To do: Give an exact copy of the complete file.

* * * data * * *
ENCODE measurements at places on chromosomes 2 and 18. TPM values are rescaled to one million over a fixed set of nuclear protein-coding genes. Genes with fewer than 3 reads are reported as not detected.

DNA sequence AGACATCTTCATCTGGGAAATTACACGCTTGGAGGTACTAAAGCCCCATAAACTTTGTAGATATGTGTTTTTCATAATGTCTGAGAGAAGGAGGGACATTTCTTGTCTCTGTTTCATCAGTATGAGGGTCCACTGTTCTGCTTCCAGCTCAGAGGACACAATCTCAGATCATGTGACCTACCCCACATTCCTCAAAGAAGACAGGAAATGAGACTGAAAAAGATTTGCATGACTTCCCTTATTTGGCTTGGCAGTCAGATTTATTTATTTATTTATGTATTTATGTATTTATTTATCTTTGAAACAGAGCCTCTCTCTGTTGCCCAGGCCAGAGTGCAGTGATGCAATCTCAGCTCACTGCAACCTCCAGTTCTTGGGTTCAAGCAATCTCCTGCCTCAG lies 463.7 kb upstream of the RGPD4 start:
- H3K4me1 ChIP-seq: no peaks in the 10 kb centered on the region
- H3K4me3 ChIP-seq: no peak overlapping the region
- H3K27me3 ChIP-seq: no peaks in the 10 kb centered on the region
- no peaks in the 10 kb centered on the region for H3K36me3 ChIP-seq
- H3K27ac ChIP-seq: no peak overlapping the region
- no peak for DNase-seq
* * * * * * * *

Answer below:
ENCODE measurements at places on chromosomes 2 and 18. TPM values are rescaled to one million over a fixed set of nuclear protein-coding genes. Genes with fewer than 3 reads are reported as not detected.

DNA sequence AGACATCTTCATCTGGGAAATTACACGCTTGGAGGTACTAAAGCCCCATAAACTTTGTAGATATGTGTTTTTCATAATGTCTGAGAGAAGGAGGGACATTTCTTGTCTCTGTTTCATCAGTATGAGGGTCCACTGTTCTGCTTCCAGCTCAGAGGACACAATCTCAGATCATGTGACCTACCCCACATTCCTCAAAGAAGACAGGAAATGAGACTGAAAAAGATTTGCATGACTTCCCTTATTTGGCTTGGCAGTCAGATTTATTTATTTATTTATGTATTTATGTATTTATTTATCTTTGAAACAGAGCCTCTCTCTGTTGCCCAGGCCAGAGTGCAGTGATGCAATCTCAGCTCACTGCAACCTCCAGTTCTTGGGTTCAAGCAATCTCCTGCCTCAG lies 463.7 kb upstream of the RGPD4 start:
- H3K4me1 ChIP-seq: no peaks in the 10 kb centered on the region
- H3K4me3 ChIP-seq: no peak overlapping the region
- H3K27me3 ChIP-seq: no peaks in the 10 kb centered on the region
- no peaks in the 10 kb centered on the region for H3K36me3 ChIP-seq
- H3K27ac ChIP-seq: no peak overlapping the region
- no peak for DNase-seq